City Paper is not for tourists
This year the DC Independent Film Festival wants you to be better people. Official themes organize each viewing (typically a feature and several shorts) along the lines of “misfits,” “the African diaspora,” “senior moments,” and others. Unofficially, the current running through most of them is doing something about it. California, for example, sticks it to agribusiness in Food Fight (Saturday, 7 p.m.); four sisters rail against a dictator in Code Name: Butterflies (Sunday, noon); and Twilight hunk Robert Pattinson tries to actively become less weird in How to Be (Sunday, 7:30 p.m.). Monday’s Middle Eastern theme (7 p.m.) brings a trio of films about young people whose everyday lives are complicated by the complicated places in which they live. In Grenade, three boys are yanked into reality by a deadly weapon; Demons of Cairo’s street children run from police and the threat of their organs being sold; and in Noor, a young woman’s birthday is cut short by the Israeli curfew. So many films, so many people in the films doing so many things, so much music to wash it all down: The DC Independent Music Festival runs concurrently, sometimes even with similar themes.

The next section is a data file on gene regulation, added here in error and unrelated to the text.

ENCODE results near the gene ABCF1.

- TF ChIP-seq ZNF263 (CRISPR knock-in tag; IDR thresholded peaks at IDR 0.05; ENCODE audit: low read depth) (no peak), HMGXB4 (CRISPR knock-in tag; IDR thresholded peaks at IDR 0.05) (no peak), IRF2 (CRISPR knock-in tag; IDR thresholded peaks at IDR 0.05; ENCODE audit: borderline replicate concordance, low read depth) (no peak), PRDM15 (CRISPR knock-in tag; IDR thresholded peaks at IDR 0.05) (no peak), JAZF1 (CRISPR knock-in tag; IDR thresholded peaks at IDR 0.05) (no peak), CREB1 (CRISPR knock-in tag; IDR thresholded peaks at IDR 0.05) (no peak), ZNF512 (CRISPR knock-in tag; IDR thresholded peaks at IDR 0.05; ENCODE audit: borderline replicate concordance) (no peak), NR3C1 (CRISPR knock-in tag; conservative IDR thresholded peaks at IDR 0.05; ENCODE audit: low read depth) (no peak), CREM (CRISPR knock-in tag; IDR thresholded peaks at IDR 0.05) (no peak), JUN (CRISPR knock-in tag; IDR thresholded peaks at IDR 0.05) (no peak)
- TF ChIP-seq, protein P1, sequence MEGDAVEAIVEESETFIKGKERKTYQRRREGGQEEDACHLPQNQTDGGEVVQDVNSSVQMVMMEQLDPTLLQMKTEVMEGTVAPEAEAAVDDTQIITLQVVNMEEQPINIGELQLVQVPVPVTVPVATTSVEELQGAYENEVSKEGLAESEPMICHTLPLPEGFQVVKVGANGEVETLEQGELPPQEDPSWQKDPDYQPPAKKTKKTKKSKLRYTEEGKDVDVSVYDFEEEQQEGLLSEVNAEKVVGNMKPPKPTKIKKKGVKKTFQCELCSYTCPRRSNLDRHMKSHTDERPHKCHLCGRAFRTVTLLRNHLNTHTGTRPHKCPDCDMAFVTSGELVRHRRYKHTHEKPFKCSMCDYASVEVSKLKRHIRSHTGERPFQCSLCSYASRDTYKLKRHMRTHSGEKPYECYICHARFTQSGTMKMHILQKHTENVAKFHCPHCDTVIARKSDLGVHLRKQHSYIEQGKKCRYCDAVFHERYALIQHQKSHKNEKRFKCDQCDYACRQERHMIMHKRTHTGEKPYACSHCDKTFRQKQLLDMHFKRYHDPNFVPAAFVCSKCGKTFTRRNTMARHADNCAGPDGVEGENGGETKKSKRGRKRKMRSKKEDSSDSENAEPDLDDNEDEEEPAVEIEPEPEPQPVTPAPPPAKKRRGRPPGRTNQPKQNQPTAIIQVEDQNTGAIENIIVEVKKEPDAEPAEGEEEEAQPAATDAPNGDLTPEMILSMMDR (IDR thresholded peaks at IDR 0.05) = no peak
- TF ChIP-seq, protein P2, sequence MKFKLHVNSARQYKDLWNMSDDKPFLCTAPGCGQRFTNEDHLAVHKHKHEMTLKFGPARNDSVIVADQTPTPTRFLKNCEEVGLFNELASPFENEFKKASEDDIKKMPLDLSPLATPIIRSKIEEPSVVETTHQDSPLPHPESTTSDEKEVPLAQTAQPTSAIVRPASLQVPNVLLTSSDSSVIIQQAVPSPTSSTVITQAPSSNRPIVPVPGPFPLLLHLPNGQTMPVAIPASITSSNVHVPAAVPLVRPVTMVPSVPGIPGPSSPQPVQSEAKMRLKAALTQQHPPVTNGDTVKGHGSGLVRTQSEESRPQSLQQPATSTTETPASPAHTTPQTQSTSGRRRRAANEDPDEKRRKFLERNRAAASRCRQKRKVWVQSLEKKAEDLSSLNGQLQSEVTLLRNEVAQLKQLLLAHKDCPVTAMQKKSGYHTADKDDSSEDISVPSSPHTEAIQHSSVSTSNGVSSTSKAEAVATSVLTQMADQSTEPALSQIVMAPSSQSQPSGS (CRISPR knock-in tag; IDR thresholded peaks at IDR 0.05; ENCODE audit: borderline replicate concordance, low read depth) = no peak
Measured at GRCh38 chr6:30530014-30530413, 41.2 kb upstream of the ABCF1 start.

THE DC INDEPENDENT FILM FESTIVAL RUNS to SUNDAY, MARCH 15, AT THE PHOENIX THEATRES AT UNION STATION, COLUMBUS CIRCLE AT MASSACHUSSETTS AVENUE AND FIRST STREET NE $11. (202) 393-4266. CHECK DCIFF.ORG FOR A FULL SCHEDULE OF BOTH FILMS AND MUSIC.